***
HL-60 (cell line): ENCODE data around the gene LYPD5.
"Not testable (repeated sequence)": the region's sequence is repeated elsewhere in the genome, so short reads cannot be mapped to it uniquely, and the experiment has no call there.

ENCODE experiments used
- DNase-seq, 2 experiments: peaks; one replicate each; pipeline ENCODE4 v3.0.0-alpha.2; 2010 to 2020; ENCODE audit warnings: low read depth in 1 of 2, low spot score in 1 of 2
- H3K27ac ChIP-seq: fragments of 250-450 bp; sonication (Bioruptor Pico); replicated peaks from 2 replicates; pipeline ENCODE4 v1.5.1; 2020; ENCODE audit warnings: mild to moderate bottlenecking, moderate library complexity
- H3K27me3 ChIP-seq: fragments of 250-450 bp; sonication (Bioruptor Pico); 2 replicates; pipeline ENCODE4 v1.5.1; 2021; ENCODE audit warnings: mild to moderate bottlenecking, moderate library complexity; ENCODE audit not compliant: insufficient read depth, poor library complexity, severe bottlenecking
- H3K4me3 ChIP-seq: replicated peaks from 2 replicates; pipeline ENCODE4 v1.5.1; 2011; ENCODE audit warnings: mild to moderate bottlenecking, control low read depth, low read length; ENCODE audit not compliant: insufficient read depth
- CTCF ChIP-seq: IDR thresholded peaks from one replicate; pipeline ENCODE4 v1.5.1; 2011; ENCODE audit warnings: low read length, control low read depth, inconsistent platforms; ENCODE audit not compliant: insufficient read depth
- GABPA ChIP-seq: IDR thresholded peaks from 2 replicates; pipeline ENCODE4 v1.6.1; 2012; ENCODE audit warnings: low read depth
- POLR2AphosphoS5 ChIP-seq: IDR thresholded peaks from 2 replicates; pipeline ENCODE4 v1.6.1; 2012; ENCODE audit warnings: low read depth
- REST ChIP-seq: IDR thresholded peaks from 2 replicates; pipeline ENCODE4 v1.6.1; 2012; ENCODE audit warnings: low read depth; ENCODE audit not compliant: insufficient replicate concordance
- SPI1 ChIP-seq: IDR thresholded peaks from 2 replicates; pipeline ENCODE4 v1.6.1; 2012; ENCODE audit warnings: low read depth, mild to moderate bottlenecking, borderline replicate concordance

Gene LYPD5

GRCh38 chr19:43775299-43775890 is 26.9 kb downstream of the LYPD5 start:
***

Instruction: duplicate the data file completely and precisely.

HL-60 (cell line): ENCODE data around the gene LYPD5.
"Not testable (repeated sequence)": the region's sequence is repeated elsewhere in the genome, so short reads cannot be mapped to it uniquely, and the experiment has no call there.

ENCODE experiments used
- DNase-seq, 2 experiments: peaks; one replicate each; pipeline ENCODE4 v3.0.0-alpha.2; 2010 to 2020; ENCODE audit warnings: low read depth in 1 of 2, low spot score in 1 of 2
- H3K27ac ChIP-seq: fragments of 250-450 bp; sonication (Bioruptor Pico); replicated peaks from 2 replicates; pipeline ENCODE4 v1.5.1; 2020; ENCODE audit warnings: mild to moderate bottlenecking, moderate library complexity
- H3K27me3 ChIP-seq: fragments of 250-450 bp; sonication (Bioruptor Pico); 2 replicates; pipeline ENCODE4 v1.5.1; 2021; ENCODE audit warnings: mild to moderate bottlenecking, moderate library complexity; ENCODE audit not compliant: insufficient read depth, poor library complexity, severe bottlenecking
- H3K4me3 ChIP-seq: replicated peaks from 2 replicates; pipeline ENCODE4 v1.5.1; 2011; ENCODE audit warnings: mild to moderate bottlenecking, control low read depth, low read length; ENCODE audit not compliant: insufficient read depth
- CTCF ChIP-seq: IDR thresholded peaks from one replicate; pipeline ENCODE4 v1.5.1; 2011; ENCODE audit warnings: low read length, control low read depth, inconsistent platforms; ENCODE audit not compliant: insufficient read depth
- GABPA ChIP-seq: IDR thresholded peaks from 2 replicates; pipeline ENCODE4 v1.6.1; 2012; ENCODE audit warnings: low read depth
- POLR2AphosphoS5 ChIP-seq: IDR thresholded peaks from 2 replicates; pipeline ENCODE4 v1.6.1; 2012; ENCODE audit warnings: low read depth
- REST ChIP-seq: IDR thresholded peaks from 2 replicates; pipeline ENCODE4 v1.6.1; 2012; ENCODE audit warnings: low read depth; ENCODE audit not compliant: insufficient replicate concordance
- SPI1 ChIP-seq: IDR thresholded peaks from 2 replicates; pipeline ENCODE4 v1.6.1; 2012; ENCODE audit warnings: low read depth, mild to moderate bottlenecking, borderline replicate concordance

Gene LYPD5

GRCh38 chr19:43775299-43775890 is 26.9 kb downstream of the LYPD5 start: